FUNKADELIC / “Maggot Brain”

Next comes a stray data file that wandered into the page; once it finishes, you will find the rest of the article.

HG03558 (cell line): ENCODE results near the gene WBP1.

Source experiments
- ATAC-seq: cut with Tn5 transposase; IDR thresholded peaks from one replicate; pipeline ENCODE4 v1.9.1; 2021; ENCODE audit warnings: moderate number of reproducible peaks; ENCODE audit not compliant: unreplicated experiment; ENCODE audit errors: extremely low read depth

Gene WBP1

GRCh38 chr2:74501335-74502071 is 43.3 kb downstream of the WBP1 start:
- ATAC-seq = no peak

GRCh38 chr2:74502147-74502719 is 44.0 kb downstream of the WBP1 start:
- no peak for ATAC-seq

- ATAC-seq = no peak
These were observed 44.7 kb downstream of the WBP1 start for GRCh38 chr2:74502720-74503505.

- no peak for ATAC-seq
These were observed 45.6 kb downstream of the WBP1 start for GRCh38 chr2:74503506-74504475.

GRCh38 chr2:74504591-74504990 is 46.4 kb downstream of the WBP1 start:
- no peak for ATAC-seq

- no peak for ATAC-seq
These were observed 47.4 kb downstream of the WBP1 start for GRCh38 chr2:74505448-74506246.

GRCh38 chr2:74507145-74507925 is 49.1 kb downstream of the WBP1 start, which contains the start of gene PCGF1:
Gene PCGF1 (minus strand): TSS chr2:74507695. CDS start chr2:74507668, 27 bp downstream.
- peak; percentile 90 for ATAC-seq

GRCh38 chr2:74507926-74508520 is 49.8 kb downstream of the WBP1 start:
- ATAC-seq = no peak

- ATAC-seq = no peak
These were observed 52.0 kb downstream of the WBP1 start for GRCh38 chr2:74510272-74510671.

The story on Maggot Brain is that George Clinton, out of his mind on Yellow Sunshine, told Hazel to play the first half of the song as if he had just heard that his own mother was dead, and then the second half as if he had found out she was alive. The result is beyond "astonishing" or "powerful" or anything else critics usually say; it's an improvised composition, of both deep blues purity and cold, hard, futuristic vision. There is a band backing it, but it fades out (reputedly because they sounded shitty next to Hazel), and it's pretty much just one man showing us what he's made of. If you've heard it, you know what I'm talking about. If you haven't, well, the record store is open and you just got paid. —Matt Cibula, from Inkblot.comMost people who’ve heard “Maggot Brain” (the song, not the album) can tell you where they were and what they were doing the first time they heard it. It’s that kind of record. As my story goes, I was in my early twenties, working at Tower Records in the French Quarter. I bought the Maggot Brain CD on the recommendation of Dave, the store’s blues and R&B buyer. Dave was a chain-smoking, forty-ish white dude who resembled the film director Jim Jarmusch (tall, lanky, weather-beaten) and was a wealth of information on any form of American music that featured guitars. But only before noon. Dave drank too much and too often, and after returning from his ‘lunch break,’ Dave was always either a little wasted or completely wasted. He was a happy drunk (thank God), but once he was sauced up, talking to him was useless. Having grown up in an all-black neighborhood, sans television and on a steady diet of black music, I’d never even heard rock music before working at Tower Records. To the great amusement of my co-workers, I thought Pink Floyd was a person, Van Morrison was a band and the Beatles were a trio. (The last because of Run of Run-DMC’s famously flubbed line, “There’s three of us, but we’re not the Beatles.”) So one morning at the record store, someone put on a copy of The Wall. I listened intently to the oddly slowed tempos, the subversive lyrics and particularly to the sweeping, epic feel of the guitar solos. Having never heard music like that and thinking I’d just scored some very cool inside information (and, of course, having no idea that The Wall had already sold something like 20 million copies worldwide), I headed upstairs to tell Dave how impressed I was by Dave Gilmour’s guitar solo on “Comfortably Numb.” “Fuck Pink Floyd,” Dave sneered through his omnipresent nicotine cloud. (We weren’t supposed to smoke on the sales floor; then again, we weren’t supposed to curse, sit on the checkout counter or come back from lunch drunk either.) Dave jumped down from the counter. “Follow me,” he said. When we got downstairs, he said, “Vinyl or CD?” Of course, I knew vinyl was better, but at the time, I was enamored with the Sony Corporation’s still-new compact disc technology. It was all so space age to me: the shiny silver of the discs, the cool way the drawer opened and closed, the way the machine counted down the minutes and seconds. It was new. It was futuristic. Hell, it was damn near space-age, I figured. “CD,” I said. Dave gave me an extended technology-hating look. “Fucking Sony,” he muttered, and off we went towards the CD section. He walked straight to the F’s, flipped through a few title cards and pulled out a longbox CD. (If you don’t know what that is, click here.) On the cover of the CD, I saw a screaming black woman buried up to her neck in dirt. Either that, or it was her decapitated head sitting on the dirt. I couldn’t tell which. Over the woman’s head, the cover read “Funkadelic” and below, “Maggot Brain.” “Funkadelic?” I asked Dave. “There’s a guitar solo on this?” I knew Funkadelic, of course. “Knee Deep,” “One Nation Under A Groove,” “Standing On The Verge Of Getting It On” – those were funk classics, the type of thing I was used to hearing on FM 98 WYLD, New Orleans’ #1 R&B station. But there weren’t any notable guitar solos on any Funkadelic records I remembered hearing. As their named implied, Funkadelic was strictly a funk band…or so I thought. (I guess I’d completely disregarded the ‘-adelic’ part of their name.) Dave turned the CD to the back and pointed to the first song in the track listing. “Eddie Hazel,” he said. “Best guitar solo in the history of fucking guitar solos.” I must’ve looked doubtful. “Buy it,” he told me, then left me standing there holding a $20 imported CD copy of a twenty-year-old album by a Detroit funk band that supposedly contained the ‘best guitar solo in the history of guitar solos.’ I might be guilty of romanticizing the moment a bit, but I can still remember walking up the steps to our second-floor apartment. Still remember pressing play on the CD player. Still remember George Clinton’s bizarre, brief monologue (“Mother Earth is pregnant for the third time…”) leading into that foreboding bassline (which sounds like it’s played on a guitar, not a bass). And most of all, I still remember the way Eddie Hazel’s guitar – from the very first note – seemed to pierce right through me. I remember my roommate Leonard coming home and standing there in the doorway, asking me, “What the fuck are you listening to?” “Maggot Brain,” I told him. I sat there on the couch listening to “Maggot Brain” on repeat (another marvel of CD technology – the repeat function) the rest of that day. I remember we had a party that night and when the party got started, I was still listening to “Maggot Brain.” To me, it seemed like the song contained whole worlds. I couldn’t stop listening, because I couldn’t find my way out. Eventually, I must’ve gotten sleepy or something, although I couldn’t actually fall asleep. I remember laying on my mattress in the back of the apartment, hip-hop bass pounding through the walls as the party went on. Right on the other side of my bedroom wall, there were girls and music and smoking and drinking and everybody was having a good time, but I couldn’t do it that night. I felt like I was barely even there. Most of me was still lost somewhere inside the best guitar solo in the history of fucking guitar solos: “Maggot Brain.” —Mtume ya Salaam Really? I dig your story and all, and I understand how you thinking, and I ain't saying Eddie wasn’t playing his ass off, but best guitar solo ever? Really? You know what my response is. Jimi! No contest. Like right here I’m going to drop a relatively less popular cut from Jimi: “Machine Gun.” Not the famous Band of Gypsys version but rather one taken from a concert in Berkeley that was only recently officially issued (Live At Berkeley – 2003). From the opening when Jimi drops that descending chord pattern beneath what seems to be a throwaway opening as he tunes up, you can tell my man was feeling it and about to casually toss off lines that other guitarists spend a lifetime trying to perfect. Who else could simultaneously play both lead and rhythm? Nobody. Who else’s guitar vocabulary was at once both innovatively forward looking in his use of electronic effects and penetratingly traditional in his use of the blues? Nobody. Who else had total artistic control of creative chaos? Nobody. “Maggot Brain” is a masterpiece. No doubt. But Eddie ain’t Jimi. And then again, nobody is Jimi. Not before, then or since has there been any guitarist who could stand up next to his mountain. I’ve heard a lot of guitarist both recorded and live, have heard some amazing playing, some astounding technique but when all is said, ain’t nobody done what Jimi did. I remain, hopelessly and happily, a voodoo chile. —Kalamu ya Salaam Pure beauty Baba, I was talking about guitar solos, about great one-time performances, not about guitar players in general. Neither I nor anyone else who knows much about music would try to argue that Eddie Hazel was a better guitar player than Jimi Hendrix. Hell, I don't think Eddie Hazel himself (RIP) would've tried to make that argument. I think about it sort of like Michael Jordan and Kobe Bryant. I don't think anyone is ready to say Kobe Bryant is a better basketball player than Michael Jordan was. But that night last January when Kobe dropped 81 on the Raptors was the greatest single game performance in the history of the NBA. (And yeah, I know about Wilt's 100 points, but with Jordan and Kobe we're talking about guards, not centers: about guys who aren't even the tallest or biggest players on the floor.) So with that in mind, I'm thinking about Jimi's best performances. Off the top of my head, we're probably talking "The Star Spangled Banner" from Woodstock, "Machine Gun" from the Band of Gypsys album, either one of the "Voodoo Chile" versions (both the long blues and the 'slight return' are amazing) or maybe that great solo from "All Along The Watchtower." Those are some of the greatest guitar performances I've ever heard. And for me, the long version of "Voodoo Chile" does come close to the mind-bending greatness that is Eddie's solo on "Maggot Brain." And really, looking at the list I just made, it's incredible that one man did all that and so much more. Jimi's body of work stands up to that of any guitarists - especially when you consider how briefly he was here. Bottom line: Jimi is the best guitar player I know of. But if you like electric guitar at all, I want you to listen to Eddie's psychedelic blues on "Maggot Brain," and tell me what compares to that. And I mean every aspect of a solo. Not just virtuosity, because half the time, what Eddie's playing isn't even necessarily complex. It's like everything came together at just the right moment and pure beauty - raw and uncut - came pouring right out of Eddie's soul. —Mtume ya Salaam If you put it that way... ...you've got a decent argument. I can see where you're coming from. You're right "Maggot Brain" is pure beauty of the raw and uncut kind. HOW-SO-EVER, I still don't rate it as THE greatest. ONE of the greatest: definitely. THE greatest: not quite. —Kalamu ya Salaam